1. Passive System: This system involves the constant soaking of plants that are rooted in a growing medium, in nutrient-rich water.
This system is recommended for beginners.

2. Active System: In this system, tools like tubes and pumps circulate, flood and remove water from the growing medium, as needed.

Other classifications of hydroponic systems include Recovery or Circulating System which circulate and reuse nutrient solutions and Non-recovery or Non-Circulatory system which doesn’t circulate and reuse nutrient solutions.

Hydroponic Growth Techniques

Uses Hydroponic System

1. Wick System: This process involves growing plants above a reservoir of nutrient-rich water.
These wicks supply water to the plant’s roots by connecting them to the reservoir and soaking up the water.

Its inability to supply maximum oxygen, which is pivotal for healthy and fast growth is the system’s notable setback.

2. Ebb and Flow System: Regarded as an active recovery system and the most famous process because of its effectiveness and minimal maintenance, this process involves pumping nutrient solutions to the tray by flooding the tray and afterwards draining the water back to the reservoir in anticipation of the next flood.

3. Continuous Drip System: This process which can be considered as an active and recovery or non-recovery system, is very effective because of its ability to distribute different portions to different plants easily, and give the farmer greater control over the growing process.

In this process which is one of the most used hydroponic systems, nutrients are dripped directly to the growing medium using a small drip line and excess water may/may not be recaptured and resent to the storage.

4. Aeroponic System: This process involves hanging crop roots in the air, and providing them with dilute nutrient solutions through mists every few minutes.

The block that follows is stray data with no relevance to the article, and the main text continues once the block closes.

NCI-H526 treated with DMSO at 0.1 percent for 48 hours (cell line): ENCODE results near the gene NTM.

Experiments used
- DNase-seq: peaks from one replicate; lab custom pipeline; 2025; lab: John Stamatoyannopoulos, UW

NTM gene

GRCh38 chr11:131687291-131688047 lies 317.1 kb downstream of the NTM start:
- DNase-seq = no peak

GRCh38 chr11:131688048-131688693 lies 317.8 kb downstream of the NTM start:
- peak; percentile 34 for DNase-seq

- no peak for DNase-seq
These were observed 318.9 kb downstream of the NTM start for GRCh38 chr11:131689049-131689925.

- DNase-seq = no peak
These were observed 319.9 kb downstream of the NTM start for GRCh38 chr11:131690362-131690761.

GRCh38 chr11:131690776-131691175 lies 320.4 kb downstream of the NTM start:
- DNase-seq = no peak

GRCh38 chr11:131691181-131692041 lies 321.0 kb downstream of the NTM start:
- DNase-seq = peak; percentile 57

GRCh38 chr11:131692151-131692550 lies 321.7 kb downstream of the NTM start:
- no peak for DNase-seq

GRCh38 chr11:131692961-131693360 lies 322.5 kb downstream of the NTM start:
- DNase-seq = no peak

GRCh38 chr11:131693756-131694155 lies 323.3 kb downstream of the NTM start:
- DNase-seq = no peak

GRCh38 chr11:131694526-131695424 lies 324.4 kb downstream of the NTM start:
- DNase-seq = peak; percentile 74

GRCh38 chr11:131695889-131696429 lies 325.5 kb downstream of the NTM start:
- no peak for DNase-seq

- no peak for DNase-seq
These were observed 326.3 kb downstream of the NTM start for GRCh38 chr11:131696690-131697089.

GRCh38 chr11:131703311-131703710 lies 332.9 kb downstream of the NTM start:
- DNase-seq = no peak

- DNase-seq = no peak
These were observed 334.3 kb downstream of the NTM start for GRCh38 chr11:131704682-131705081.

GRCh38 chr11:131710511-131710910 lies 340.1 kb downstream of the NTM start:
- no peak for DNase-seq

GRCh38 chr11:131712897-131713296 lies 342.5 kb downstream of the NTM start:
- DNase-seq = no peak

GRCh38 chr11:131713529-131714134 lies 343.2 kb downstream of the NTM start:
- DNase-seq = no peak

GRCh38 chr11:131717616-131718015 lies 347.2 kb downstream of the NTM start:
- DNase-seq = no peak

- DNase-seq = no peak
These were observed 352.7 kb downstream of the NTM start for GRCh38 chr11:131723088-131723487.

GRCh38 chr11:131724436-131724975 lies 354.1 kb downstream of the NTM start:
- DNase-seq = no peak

Elements Of A Hydroponic System

There are various elements and materials that are required to increasing the efficiency of a hydroponic farm. The common examples include:

1. Sunlight.

2. Oxygen.

3. Nutrients like Calcium, Phosphorous, Magnesium etc.

4. Fresh Water.

5. Root Support.

6. Growing Mediums like rock wool, coconut fiber, hydro corn etc.

7. LED Light bulbs for energy-efficient growing.

 

Advantages Of Hydroponic Systems Of Farming

1. Decrease in Water Usage.

2. It allows you to grow food at any time of the year, anywhere in the world.

3. It produces higher yields.

4. It does require the use of potentially harmful resources like pesticides.

5. Using a hydroponic system gives you certainty on the conditions in which the plants are being grown.

6. Plants grow more rapidly in hydroponic systems than in fields.

7. It saves space.

8. Farmers don’t need soil to grow crops.

9. Reduced Transportation.

10. Nutrients cannot be leached.

11. Due to the absence of soil, hydroponically grown crops can’t be affected by soil-borne diseases, viruses or pests.

12. Less Energy is required.

 

Disadvantages Of Hydroponic Systems

1. High set-up costs.

2. Hydroponic farming requires technical skills and adequate knowledge of the hydroponic system and crop nutrient interaction, and that could be a major challenge for some farmers.

3. Vulnerability to Water-borne diseases and Power failure.

Control ValveĀ